Microsoft Game Studios has teamed up with Gas Powered Games once again to produce what looks to be a stellar sequel to 2002's critically acclaimed Dungeon Siege. Over three years in the making, Dungeon Siege II: Plains of Tears follows in the footsteps of the original in delivering immersive game play and an intricate storyline. Thankfully for gamers, there are also a load of new features and improvements that will make navigating the rich environment an absolute pleasure. Although the beta build I had an opportunity to test out only had the first six hours or so, the little taste I got left me hungering for the final release.

Like its predecessor, Dungeon Siege II takes place in the strange and mythical world of Aranna. The story tells of an ancient war between two godlike beings, Zaramoth and Azunai, which culminated in an epic battle on the Plain of Tears. At the height of the conflict, Zaramoth brought his giant sword down upon the shield of Azunai, creating a giant fissure in the earth that swallowed the souls of both armies. A thousand years later, a powerful man by the name of Valdis ventured into the mountains and, with the guidance of unearthly visions, discovered the sword of Zaramoth. Corrupted by its power, Valdis now leads a mighty invasion force in search of a mysterious object said to hold supernatural abilities. Cue the music.

The full release of Dungeon Siege II will include around 40-60 hours of single player gameplay plus a multiplayer network campaign mode. Unfortunately, the multiplayer is not yet implemented in the beta version so I was limited to the single player campaign. The first thing players must do before even lifting their sword is create a new hero. There are four main races to choose from - Elves, Dryads, Half-Giants, and Humans - each with their own natural talents and weaknesses. Gender, hair style and colour, and facial appearance are also customizable. I chose to incarnate myself as an elf because, well, they were just so darn cool in Lord of the Rings. In any case, once the hero is created the real fun commences.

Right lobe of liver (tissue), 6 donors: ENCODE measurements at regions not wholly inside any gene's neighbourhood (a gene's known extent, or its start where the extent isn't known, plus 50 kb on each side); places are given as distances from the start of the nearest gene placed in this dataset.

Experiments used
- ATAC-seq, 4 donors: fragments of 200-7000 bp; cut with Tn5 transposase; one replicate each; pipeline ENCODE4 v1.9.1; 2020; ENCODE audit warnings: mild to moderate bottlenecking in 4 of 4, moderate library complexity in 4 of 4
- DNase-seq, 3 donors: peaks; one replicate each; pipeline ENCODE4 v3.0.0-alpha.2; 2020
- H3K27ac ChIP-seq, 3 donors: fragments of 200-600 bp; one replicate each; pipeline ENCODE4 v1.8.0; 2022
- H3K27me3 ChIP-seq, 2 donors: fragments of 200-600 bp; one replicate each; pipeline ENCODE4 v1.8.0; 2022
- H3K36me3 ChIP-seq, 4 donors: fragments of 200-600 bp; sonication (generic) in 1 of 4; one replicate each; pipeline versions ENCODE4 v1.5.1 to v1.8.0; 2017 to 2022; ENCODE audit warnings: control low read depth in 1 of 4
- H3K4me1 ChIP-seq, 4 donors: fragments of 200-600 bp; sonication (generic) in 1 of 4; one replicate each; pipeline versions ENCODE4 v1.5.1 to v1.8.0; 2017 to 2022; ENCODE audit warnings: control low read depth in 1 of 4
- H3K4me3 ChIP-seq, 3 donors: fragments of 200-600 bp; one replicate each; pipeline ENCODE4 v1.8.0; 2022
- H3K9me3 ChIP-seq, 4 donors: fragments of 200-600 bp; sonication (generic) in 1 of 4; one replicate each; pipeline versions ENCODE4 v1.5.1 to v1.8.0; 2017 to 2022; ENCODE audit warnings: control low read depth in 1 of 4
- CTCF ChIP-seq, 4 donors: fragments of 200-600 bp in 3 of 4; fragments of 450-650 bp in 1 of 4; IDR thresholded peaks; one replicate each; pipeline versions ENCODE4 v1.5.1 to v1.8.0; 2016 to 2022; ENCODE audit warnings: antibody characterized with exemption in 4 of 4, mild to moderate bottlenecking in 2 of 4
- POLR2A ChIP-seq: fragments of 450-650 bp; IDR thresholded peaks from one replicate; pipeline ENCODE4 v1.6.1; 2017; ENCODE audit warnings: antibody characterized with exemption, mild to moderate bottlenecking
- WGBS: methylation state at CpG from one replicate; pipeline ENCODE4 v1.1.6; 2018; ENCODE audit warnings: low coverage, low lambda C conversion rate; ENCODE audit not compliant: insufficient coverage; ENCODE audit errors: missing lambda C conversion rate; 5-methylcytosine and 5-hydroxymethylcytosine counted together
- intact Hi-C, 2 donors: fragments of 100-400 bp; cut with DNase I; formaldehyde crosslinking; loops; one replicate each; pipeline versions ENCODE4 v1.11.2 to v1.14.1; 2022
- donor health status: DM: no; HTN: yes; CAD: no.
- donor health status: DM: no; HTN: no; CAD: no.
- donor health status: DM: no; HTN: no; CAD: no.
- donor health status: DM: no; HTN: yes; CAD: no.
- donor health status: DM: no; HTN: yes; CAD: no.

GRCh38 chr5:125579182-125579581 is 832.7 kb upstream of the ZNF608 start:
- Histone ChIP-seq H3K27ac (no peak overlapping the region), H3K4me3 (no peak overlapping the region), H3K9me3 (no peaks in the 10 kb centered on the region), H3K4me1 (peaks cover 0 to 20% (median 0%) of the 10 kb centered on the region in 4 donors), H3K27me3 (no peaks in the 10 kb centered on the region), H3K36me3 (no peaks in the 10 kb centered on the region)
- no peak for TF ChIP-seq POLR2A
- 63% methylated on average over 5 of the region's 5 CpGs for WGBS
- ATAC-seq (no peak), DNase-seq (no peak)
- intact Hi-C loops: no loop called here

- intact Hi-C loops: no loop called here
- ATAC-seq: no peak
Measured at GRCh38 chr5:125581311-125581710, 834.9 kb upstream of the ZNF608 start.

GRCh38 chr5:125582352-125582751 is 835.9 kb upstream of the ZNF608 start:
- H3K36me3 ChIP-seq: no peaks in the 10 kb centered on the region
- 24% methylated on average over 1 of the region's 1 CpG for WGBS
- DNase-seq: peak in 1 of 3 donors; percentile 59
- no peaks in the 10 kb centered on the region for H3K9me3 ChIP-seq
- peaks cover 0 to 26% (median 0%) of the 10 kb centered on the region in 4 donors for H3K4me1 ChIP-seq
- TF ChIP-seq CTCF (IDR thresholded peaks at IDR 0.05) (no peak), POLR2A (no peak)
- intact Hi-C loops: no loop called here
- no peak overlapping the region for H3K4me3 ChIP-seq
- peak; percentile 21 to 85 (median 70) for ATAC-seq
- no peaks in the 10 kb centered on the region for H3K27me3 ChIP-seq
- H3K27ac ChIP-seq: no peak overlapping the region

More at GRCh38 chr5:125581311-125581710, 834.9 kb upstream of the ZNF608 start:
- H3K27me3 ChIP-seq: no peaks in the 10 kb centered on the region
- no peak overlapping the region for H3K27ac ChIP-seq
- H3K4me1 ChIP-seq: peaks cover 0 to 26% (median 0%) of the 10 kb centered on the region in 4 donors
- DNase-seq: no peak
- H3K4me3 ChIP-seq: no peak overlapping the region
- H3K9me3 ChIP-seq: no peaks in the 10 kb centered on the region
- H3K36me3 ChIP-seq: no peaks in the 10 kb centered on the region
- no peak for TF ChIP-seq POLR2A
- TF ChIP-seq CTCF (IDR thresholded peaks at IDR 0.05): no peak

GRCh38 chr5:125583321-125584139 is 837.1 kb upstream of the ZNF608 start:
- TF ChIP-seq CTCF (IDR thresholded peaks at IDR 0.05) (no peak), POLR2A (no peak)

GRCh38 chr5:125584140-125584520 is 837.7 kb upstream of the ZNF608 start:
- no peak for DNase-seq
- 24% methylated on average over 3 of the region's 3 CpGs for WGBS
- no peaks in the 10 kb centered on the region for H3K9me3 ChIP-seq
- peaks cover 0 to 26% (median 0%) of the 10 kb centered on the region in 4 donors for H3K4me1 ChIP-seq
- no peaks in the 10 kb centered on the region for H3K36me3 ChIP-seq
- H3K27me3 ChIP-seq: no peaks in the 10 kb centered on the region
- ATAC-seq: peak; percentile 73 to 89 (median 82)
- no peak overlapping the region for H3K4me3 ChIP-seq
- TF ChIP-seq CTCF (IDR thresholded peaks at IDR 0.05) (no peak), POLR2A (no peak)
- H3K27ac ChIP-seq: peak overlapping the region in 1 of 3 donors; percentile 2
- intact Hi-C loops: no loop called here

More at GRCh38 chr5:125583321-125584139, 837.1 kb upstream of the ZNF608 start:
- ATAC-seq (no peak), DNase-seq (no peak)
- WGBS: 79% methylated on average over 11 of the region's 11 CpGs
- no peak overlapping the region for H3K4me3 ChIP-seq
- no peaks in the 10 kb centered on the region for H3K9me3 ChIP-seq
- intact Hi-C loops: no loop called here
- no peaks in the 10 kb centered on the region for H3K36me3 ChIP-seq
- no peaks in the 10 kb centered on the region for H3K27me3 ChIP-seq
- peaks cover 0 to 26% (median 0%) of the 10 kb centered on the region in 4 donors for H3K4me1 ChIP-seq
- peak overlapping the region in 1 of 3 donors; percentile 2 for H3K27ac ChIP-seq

Right off the bat, I noticed one of the better aspects of Dungeon Siege II is its highly intuitive user interface. Everything to do with a particular character has been consolidated into a character panel that sits in the upper left-hand corner of the screen. From there players can add or drop weapons and other items, equip spells in their spell book, and choose which skills they would like to develop. Skill specialization is a key aspect of the game in which players get to choose a stream of combat expertise for their character: melee weapons, ranged weapons, nature magic and (my personal favourite) combat magic. An added side benefit is the choice of several special powers available as the character gains experience. When timed wisely, these things can really pack a punch in the thick of battle.

Game progress is driven by a series of primary and secondary quests. Primary quests must be completed in order to move through the game while secondary quests are optional. When players accept a new quest, an update is added to their character's journal and a yellow directional arrow appears in the navigational compass pointing in the direction of their next objective. Apart from monitoring the status of particular quest tasks, the journal also provides a detailed map of the area as well as a valuable handbook containing information on all aspects of game play. As an added bonus, there is also a handy reference chart of all Aranna's "Bestiary" (monsters and such) in case you ever get confused over who is who.